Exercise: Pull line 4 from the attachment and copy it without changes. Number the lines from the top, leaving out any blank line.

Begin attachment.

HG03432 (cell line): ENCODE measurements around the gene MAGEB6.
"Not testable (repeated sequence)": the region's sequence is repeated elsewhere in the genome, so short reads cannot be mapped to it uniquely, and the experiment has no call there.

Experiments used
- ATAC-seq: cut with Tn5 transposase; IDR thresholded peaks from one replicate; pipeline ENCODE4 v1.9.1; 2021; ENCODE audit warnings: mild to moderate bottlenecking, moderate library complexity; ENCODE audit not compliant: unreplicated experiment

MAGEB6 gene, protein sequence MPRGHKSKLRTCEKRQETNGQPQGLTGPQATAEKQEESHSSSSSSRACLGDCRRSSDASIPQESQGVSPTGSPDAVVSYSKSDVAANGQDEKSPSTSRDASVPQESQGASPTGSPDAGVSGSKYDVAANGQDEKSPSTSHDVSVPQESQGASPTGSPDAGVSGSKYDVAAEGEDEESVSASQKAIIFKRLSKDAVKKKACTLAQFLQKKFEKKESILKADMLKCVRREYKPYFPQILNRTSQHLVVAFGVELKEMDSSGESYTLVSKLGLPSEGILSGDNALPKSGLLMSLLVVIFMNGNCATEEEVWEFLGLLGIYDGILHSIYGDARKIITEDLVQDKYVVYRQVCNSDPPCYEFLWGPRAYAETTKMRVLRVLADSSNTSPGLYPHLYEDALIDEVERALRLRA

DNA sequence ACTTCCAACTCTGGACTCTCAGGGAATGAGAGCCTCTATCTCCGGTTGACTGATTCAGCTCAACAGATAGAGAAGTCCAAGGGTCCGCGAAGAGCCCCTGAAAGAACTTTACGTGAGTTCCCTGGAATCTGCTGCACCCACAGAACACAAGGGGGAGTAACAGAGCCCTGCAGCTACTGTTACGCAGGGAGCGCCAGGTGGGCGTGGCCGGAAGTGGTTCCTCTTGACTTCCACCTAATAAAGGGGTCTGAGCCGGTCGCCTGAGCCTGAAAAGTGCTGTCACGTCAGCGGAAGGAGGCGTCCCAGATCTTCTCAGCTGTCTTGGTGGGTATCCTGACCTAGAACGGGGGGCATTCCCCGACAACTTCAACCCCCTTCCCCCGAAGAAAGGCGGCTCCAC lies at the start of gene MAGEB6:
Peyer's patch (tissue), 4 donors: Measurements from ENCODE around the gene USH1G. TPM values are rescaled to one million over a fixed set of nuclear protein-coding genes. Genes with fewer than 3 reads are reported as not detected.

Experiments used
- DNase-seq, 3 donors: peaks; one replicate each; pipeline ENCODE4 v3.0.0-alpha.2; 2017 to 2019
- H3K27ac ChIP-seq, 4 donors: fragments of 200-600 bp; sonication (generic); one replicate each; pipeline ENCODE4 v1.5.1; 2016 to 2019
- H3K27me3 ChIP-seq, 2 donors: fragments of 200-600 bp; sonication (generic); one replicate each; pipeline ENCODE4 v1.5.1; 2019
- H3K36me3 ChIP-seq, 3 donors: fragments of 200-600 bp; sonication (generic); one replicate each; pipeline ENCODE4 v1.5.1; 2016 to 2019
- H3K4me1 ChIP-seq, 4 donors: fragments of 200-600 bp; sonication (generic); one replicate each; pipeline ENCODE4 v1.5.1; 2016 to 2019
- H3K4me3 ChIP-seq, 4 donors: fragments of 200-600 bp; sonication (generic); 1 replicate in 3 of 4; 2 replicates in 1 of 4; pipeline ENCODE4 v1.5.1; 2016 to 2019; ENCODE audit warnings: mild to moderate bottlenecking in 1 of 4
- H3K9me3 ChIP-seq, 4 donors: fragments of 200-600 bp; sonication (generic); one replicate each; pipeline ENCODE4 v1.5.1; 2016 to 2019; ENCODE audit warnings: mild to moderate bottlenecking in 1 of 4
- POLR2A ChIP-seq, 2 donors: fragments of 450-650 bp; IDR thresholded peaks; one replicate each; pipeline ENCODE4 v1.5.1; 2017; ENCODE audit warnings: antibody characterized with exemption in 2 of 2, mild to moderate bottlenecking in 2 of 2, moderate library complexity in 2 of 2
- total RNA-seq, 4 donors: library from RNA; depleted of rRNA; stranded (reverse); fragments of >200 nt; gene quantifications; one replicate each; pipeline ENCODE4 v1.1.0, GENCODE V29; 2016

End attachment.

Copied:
- ATAC-seq: cut with Tn5 transposase; IDR thresholded peaks from one replicate; pipeline ENCODE4 v1.9.1; 2021; ENCODE audit warnings: mild to moderate bottlenecking, moderate library complexity; ENCODE audit not compliant: unreplicated experiment